Upon considering' the case it was conceived by this court that there was nothing in the bill from which it could be fairly implied that Spring street was to be destroyed as a public highway, or that there was to be inflicted upon the complainant by the railroad company damages which could not be well compensated in a civil action. So that, whatever may. have been said in disposing of that case in the way of general observation, its authority cannot be invoked, so as to control another so distinct in character and in fact as the present.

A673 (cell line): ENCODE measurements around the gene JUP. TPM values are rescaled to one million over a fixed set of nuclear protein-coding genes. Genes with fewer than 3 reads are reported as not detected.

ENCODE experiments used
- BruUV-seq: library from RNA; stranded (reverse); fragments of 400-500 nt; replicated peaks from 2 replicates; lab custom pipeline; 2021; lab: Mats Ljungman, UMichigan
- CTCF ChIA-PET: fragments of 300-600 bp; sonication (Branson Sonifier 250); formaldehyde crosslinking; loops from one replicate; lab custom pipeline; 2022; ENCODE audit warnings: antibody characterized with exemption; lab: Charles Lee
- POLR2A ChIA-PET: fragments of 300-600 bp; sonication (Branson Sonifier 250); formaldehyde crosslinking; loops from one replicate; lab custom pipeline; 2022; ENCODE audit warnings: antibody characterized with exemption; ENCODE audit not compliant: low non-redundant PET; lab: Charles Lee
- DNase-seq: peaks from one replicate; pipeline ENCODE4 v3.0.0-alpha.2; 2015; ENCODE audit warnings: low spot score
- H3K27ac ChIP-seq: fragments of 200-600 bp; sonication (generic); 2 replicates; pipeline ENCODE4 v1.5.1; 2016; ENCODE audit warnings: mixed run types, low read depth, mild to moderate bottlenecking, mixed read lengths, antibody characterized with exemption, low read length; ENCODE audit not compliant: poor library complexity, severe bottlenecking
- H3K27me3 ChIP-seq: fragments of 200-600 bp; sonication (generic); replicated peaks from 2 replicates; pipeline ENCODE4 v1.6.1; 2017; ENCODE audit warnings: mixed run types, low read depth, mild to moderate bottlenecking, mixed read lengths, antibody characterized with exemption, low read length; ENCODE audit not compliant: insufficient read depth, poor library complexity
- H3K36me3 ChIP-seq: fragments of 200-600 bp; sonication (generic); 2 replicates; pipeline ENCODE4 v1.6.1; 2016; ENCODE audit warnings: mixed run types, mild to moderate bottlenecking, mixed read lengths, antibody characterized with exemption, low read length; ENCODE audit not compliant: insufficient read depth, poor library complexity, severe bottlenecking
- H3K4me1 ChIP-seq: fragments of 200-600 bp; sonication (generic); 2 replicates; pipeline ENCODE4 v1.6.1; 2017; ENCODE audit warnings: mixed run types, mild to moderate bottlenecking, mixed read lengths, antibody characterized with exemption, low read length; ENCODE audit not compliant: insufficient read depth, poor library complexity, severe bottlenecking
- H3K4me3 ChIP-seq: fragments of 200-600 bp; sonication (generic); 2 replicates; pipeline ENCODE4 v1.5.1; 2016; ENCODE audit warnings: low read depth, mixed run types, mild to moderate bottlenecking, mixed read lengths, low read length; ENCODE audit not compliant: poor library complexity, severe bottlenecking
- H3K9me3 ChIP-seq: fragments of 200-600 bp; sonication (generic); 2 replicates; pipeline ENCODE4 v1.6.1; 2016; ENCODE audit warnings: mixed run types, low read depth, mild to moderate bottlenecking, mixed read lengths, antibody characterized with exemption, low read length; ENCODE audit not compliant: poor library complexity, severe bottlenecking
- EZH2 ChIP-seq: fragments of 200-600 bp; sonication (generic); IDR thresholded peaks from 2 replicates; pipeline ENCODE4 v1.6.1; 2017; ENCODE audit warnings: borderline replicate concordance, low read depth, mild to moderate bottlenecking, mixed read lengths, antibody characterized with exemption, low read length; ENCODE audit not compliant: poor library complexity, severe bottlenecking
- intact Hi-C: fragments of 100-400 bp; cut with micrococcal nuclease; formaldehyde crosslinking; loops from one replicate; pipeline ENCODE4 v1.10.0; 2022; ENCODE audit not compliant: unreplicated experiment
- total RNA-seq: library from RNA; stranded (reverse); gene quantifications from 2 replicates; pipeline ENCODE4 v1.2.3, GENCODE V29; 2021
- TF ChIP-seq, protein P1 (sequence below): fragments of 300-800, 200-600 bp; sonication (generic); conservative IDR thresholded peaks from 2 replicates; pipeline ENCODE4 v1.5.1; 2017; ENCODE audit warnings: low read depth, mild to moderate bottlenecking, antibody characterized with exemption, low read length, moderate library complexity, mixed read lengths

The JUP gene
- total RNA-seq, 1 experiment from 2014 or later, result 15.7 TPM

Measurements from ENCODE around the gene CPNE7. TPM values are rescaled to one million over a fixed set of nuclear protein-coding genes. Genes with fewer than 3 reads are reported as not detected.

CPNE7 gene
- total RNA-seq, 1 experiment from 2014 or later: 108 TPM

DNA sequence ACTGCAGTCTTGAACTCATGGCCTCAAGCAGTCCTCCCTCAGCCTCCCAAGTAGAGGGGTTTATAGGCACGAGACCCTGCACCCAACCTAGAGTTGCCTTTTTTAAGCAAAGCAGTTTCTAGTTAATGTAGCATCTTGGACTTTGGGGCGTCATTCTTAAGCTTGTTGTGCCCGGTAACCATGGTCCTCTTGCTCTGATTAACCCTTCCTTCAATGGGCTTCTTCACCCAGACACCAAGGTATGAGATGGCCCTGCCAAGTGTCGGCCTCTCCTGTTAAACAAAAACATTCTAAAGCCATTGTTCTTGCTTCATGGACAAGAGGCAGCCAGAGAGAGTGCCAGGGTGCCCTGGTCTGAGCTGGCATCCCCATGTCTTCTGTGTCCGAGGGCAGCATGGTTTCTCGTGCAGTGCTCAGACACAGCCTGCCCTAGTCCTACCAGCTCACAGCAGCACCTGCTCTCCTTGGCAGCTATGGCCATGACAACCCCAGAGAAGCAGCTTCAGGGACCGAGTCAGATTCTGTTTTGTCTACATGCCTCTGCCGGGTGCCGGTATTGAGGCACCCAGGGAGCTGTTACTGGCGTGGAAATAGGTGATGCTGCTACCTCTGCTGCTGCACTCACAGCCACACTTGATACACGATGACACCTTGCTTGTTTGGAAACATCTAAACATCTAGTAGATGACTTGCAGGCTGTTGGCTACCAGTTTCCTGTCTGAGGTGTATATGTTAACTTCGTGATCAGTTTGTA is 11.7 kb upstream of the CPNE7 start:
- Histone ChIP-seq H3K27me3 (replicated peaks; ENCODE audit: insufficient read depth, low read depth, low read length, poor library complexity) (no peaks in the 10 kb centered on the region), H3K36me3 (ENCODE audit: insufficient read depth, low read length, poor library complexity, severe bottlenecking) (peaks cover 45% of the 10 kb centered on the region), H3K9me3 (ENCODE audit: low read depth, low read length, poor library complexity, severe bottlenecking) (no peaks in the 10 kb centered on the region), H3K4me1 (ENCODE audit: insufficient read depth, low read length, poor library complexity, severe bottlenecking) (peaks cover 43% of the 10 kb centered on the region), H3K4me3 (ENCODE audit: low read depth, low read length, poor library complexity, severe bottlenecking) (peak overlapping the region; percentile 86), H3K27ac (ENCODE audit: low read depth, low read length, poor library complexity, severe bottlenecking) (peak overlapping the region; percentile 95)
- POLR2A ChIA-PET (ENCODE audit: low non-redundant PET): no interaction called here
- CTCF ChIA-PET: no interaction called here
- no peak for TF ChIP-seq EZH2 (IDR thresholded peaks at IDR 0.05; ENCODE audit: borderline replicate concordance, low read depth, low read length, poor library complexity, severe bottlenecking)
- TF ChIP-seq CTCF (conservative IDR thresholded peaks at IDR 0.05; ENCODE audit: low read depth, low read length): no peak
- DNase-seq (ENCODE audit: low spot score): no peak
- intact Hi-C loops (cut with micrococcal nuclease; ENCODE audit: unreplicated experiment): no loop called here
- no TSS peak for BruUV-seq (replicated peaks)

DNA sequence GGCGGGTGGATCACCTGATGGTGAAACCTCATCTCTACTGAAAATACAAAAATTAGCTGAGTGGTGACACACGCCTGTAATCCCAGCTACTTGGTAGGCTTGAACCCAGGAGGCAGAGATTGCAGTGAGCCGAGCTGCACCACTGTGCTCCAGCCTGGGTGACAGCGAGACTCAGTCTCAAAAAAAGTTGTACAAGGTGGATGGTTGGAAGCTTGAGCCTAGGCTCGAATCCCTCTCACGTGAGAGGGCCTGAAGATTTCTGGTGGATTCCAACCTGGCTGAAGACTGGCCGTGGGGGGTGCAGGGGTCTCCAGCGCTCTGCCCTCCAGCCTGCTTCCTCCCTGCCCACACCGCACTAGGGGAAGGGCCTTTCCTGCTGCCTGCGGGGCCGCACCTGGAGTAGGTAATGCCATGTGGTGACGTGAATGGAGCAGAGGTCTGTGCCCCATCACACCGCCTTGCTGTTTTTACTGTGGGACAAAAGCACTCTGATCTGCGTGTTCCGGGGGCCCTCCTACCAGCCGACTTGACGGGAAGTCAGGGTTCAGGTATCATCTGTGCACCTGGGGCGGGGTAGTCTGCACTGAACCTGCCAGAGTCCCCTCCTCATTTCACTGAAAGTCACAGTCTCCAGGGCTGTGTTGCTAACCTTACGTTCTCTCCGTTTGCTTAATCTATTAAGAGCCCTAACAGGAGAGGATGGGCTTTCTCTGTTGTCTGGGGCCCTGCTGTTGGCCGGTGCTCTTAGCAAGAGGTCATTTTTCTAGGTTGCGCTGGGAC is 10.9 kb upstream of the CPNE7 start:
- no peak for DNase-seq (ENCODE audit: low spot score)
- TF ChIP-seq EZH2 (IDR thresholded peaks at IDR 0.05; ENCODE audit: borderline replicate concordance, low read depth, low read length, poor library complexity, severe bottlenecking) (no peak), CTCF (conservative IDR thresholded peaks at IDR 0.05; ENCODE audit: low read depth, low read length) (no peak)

After an examination of our reports, we are satisfied there is nothing in any one of them which will preclude a court of equity from giving relief to an abutting property owner who presents a proper case for interference by injunction. But such a case must be clearly made out to call this extraordinary power of the court into activity. For, as a matter of course, a restriction in a charter as to the public streets, such as is in that of the defendant company, implies the right of entry upon public' highways with the consent of the proper authorities, and dhe right of user when once made. As is said by Judge Black in the Erie Case, supra: “If the defendants have the right to make the road oh the street, *66they have the right to use it when made. They may carry all freight and passengers they may get. If the number of cars and locomotives necessary to do their business be so great as sometimes to choke the thoroughfare over which they pass, it must be remembered that the same thing would happen in a much greater degree if the twentieth part of the business were done in carriages, coaches, or common road wagons. If the cars are suffered to stand for an unnecessary length of time at places inconvenient to the public, the act is indictable as a nuisance, and for any want of proper care the defendants are liable in damages to the persons injured by it.”